Ensure that in the campaign settings for shopping campaigns the priorities are set correctly for the different campaign hierarchies.

At the same time you should review that the bids on products are set respectively for the campaign. The catch-all should have the lowest bids, the product categories should have medium-level bids, and the highest bidding should go to the top priority campaign with the most potential to convert to a sale.

Review custom labels

When it comes to the Google shopping feed, it’s possible to spend a long time reviewing the Merchant center, the feed and trouble shooting errors. We’ve left the Google merchant center beyond the scope of this audit. However we would recommending at the minimum reviewing whether custom labels have been setup for the feed as it is easy to check and fairly easy to setup (depending on your cms).

Navigate into any shopping campaign and click on ‘product groups’. Select Edit on the highest-level product group. Here you can check that they have custom labels enabled. You would want to see some kind of “best-seller” or “high-margin product” custom label here

 Campaign settings

There are many different settings on the campaign level, often many of these settings are overlooked and should be reviewed during your audit.

Location Options

After you’ve clicked on a campaign and navigated to settings, we’re first going to look at location options. The default setting is ‘People in or who show interest in your targeted locations’.

This means that, even though you have set the geolocation to ‘Sydney, Australia’, someone living in Thailand or Bulgaria can still see the ad because they’ve shown interest in the target location. I know it’s hard to believe… ‘interest’. How Google defines interest is unclear, but this certainly should not be the default setting!

It is very rare that you would want this setting enabled. Unless you’re target customers are all over the world and you are running an awareness campaign of sorts, you would not want this setting enabled. If you see this enabled in most cases you will want to change it.

If you do notice this setting enabled, I suggest running a user- location report. This will show how many impressions, clicks, costs you received for all of your user locations and how much money you have wasted outside of your target geographic locations.

Running a user-location report

Within AdWords navigate to reports > Predefined reports (Dimensions) > Geographic > User Locations.

Adjust the date range to the last 6 months and export the report. Once you have it in Excel, add a filter to your column titles (the top rows), and filter out the location that is your target location.

I suggest filtering out anyone outside of your target country, in this case Australia. Once you have filtered out Australia, what remains is data for user locations outside of Australia. Taking a sum of the ‘clicks’ or ‘cost’ column you can see how many clicks and how much money has been spent on the wrong Geo locations, (and this is despite having the right Geo location selected).

This report provides insight into how much money is being wasted due to this default setting. It’s a very quick win to adjust this and save money!

Ad Scheduling & device Bidding

Ad scheduling and device bidding are also found under the campaign settings, since they are applied on a campaign level.

You can review your ad schedules by clicking on ‘Ad schedule’ and reviewing them one by one. Check to see whether there are schedules implemented on all campaigns. Ie are they running all day long, or have certain times of the day been blocked out. Check also if any bid adjustments have been made for certain times of the day. If no schedules are in place and no bid adjustments, its likely an indicator that this part of the account has been overlooked.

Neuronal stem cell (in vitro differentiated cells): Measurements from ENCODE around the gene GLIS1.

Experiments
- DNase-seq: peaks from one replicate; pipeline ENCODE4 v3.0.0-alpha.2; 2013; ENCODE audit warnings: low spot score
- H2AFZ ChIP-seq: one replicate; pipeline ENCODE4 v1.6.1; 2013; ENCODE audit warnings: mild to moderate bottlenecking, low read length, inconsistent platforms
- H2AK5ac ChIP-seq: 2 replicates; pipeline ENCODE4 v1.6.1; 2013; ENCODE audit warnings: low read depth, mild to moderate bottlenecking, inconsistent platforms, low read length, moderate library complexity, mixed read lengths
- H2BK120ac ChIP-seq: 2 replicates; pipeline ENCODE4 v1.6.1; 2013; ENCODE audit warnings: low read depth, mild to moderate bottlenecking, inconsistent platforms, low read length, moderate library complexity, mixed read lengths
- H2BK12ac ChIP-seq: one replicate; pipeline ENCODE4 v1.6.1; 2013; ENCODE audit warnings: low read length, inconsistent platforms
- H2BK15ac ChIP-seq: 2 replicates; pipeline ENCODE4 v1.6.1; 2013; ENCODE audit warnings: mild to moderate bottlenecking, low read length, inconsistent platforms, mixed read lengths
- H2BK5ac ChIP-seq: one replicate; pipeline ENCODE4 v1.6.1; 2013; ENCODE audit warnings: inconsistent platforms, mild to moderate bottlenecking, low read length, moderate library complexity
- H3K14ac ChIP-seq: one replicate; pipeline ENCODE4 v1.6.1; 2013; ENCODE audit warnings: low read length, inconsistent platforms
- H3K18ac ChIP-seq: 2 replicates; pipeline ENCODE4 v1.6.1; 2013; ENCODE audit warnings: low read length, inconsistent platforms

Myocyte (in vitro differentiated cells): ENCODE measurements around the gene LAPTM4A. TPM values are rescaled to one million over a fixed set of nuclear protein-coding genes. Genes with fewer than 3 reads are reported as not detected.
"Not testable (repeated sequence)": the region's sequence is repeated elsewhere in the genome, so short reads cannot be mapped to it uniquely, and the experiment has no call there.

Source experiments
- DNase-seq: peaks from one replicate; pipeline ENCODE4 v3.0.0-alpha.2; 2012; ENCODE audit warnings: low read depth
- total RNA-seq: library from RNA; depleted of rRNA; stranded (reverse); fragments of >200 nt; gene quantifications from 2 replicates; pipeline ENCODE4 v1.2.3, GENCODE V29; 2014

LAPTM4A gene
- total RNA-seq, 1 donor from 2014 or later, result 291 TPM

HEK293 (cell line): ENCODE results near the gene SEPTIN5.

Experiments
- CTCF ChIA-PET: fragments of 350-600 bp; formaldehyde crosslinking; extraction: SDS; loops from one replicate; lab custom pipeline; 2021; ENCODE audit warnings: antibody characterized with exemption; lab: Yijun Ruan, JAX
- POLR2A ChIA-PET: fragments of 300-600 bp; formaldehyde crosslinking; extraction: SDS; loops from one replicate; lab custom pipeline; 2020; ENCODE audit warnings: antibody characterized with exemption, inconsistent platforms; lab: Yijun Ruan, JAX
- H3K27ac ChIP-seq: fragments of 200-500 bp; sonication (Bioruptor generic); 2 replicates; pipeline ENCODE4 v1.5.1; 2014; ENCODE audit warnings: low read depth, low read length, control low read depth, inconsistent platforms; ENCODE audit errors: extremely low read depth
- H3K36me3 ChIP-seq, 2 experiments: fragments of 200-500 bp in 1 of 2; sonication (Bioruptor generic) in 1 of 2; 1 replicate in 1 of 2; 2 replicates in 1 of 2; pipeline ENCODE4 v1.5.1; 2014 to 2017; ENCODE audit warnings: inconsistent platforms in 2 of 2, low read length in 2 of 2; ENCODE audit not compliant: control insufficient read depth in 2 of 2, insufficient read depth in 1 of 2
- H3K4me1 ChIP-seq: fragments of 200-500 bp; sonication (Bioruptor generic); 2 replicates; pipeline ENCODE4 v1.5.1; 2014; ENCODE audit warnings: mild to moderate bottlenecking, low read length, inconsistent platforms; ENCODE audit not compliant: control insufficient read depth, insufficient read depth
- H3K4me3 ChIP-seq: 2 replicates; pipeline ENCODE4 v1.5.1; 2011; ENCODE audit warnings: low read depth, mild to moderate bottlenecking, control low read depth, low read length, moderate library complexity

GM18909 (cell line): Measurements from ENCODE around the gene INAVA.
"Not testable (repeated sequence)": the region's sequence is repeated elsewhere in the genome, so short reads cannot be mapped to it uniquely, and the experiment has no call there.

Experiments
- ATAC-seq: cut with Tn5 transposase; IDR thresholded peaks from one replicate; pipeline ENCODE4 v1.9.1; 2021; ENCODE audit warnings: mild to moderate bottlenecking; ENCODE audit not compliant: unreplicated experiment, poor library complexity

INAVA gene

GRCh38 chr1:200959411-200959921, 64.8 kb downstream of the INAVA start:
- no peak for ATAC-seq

The same thing goes for devices. Click on Devices and check that bids have been adjusted differently for different kinds of devices: mobiles, tablets, and computers.

Exploring Your AdGroups

This next section of the audit explores issues at the AdGroup level. The AdGroup is the vessel that directly contains all of Ad copy, keywords with match types, extensions and audience targeting.

Expanded Text Ads

The first thing to look for is whether ETAs have been implemented. ETAs are the expanded text ads which are now standard for all new ads created. By now if the account is running any of the old ad versions this is a red flag and they should be updated. It’s easy to notice a standard text ad, they are much shorter then the new ETA’s. This guide from google compares the two ad formats

Ad Copy Quality

Another check you should make, is to actually read the ad copy. Make sure that it sounds compelling, that it is interesting, and that they are using call-to-actions in the ads (usually at the end of the ad).

It’s worth checking whether they have tested using dynamic keyword insertion (DKI) in the ads. These are ads that dynamically insert search terms that searchers have used into the ad, making the add even more compelling. These ads wil contain text that looks like this: {keyword: default text}. If no DKI is found, this can be noted as a point of improvement

Ad Quantity

Ensure that the account has two to three ad versions per ad group. This is best practice as it allows for testing ad copies against each other.

Keyword Quantity

Navigate over to the keywords tab within the adgroups in order to review the quanty of keywords. I have seen many accounts often with over 50 keywords in an Ad group. I think this is way too many. Ad groups need to be well-defined concepts. It is difficult to justify have so many keywords representing a particular concept. If you have that many keywords, they can usually be split into smaller well defined groups. I would say five to ten keywords is usually the sweet spot.

Keyword Match Types

There are 4 different match types.

  • Broad
  • +Broad +Match +Modifier (BMM)
  • “Phrase”
  • [Exact]

There are quite a few different philosophies on how to structure an AdWords account and what match types to use. Some people like to structure their AdGroups around match types. Other structures such as SKAGs utilise exact match for single keyword adgroups. So there are many ways it can be done and it’s important to keep this in mind when reviewing the match types and how they fit in with the overall strategy.

I personally like using a wide reaching approach and keeping keywords to a minimum. I tend to use BMM as frequently as possible with lots of negatives. Ill also include more exact match keywords over time as I discover opportunities to improve Quality Score.